The province of Saskatchewan passed legislation Wednesday to protect workers who wear a poppy in honour of our military and fallen soldiers.
On November 1, the Saskatchewan Party introduced and unanimously passed Bill 139, the Saskatchewan Remembrance Observance Act, with support of all MLAs.
"I don’t remember many times — and I’ve been around here a long time — that a bill would go through so quickly, unanimously with support from opposition and, of course, government," Labour Minister Don McMorris told reporters.
The legislation says provincially regulated employees, excluding banks, telecommunications, and interprovincial transportation services, cannot be asked to remove their poppies in the workplace unless it poses a danger to the health, safety, or welfare of the worker or others.
It counters those employers who incorrectly perceive the poppy as a political symbol.
McMorris cited an incident where an Estevan courthouse employee had to remove their poppy over it being considered as not "neutral."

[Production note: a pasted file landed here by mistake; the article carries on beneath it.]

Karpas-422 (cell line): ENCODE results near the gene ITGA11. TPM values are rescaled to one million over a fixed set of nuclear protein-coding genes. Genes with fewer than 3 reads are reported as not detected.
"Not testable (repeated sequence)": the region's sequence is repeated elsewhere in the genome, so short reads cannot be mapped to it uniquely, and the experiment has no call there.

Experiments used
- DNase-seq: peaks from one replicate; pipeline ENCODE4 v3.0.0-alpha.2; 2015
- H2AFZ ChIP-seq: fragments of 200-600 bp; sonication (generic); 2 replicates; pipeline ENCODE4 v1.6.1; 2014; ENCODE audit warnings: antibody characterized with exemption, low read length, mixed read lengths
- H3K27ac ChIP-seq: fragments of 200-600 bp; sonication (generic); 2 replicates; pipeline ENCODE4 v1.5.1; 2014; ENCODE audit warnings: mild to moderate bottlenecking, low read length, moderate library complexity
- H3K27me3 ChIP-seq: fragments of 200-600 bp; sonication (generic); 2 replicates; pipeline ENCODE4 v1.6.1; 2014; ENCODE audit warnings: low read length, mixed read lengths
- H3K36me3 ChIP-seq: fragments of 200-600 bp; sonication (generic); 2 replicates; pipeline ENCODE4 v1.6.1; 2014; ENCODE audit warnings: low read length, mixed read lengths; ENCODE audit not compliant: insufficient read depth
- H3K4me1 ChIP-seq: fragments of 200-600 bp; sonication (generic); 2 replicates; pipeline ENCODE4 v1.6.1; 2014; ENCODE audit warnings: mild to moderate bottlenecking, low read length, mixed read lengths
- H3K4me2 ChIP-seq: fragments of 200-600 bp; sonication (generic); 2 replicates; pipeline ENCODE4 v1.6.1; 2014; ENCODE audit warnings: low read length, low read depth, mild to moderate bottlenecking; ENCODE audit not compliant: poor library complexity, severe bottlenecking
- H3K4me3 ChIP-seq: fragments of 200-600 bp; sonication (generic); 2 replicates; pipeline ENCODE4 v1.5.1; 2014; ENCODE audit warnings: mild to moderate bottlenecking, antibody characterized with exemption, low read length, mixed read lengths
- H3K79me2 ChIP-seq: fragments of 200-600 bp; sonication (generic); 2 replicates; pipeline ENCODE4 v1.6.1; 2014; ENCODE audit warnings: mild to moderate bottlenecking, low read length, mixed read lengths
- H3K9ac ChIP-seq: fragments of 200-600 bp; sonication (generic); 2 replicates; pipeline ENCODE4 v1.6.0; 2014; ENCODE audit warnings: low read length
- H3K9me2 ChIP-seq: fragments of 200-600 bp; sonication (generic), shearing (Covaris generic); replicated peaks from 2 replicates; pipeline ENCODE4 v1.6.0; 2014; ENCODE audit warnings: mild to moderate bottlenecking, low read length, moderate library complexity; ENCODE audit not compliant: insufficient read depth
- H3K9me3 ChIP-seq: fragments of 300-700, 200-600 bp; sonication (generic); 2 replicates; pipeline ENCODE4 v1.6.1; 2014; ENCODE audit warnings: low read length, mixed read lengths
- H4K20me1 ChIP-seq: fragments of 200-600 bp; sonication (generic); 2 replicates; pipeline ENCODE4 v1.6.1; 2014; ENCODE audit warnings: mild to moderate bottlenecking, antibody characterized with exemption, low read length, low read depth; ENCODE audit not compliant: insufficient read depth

"We don’t feel it’s a political statement at all. I think it’s a statement of respect for those that came before us," he said.
Saskatchewan, which joins Ontario and Manitoba in legislating the right to wear a poppy in the workplace, said the swift passing of Bill 139 highlights their collective commitment to honouring veterans.
"Our veterans, current and past, have fought for our freedom and peace in Canada," added McMorris. "Providing the right for workers to wear a poppy while in the workplace is a way to honour the sacrifice veterans and their families have made."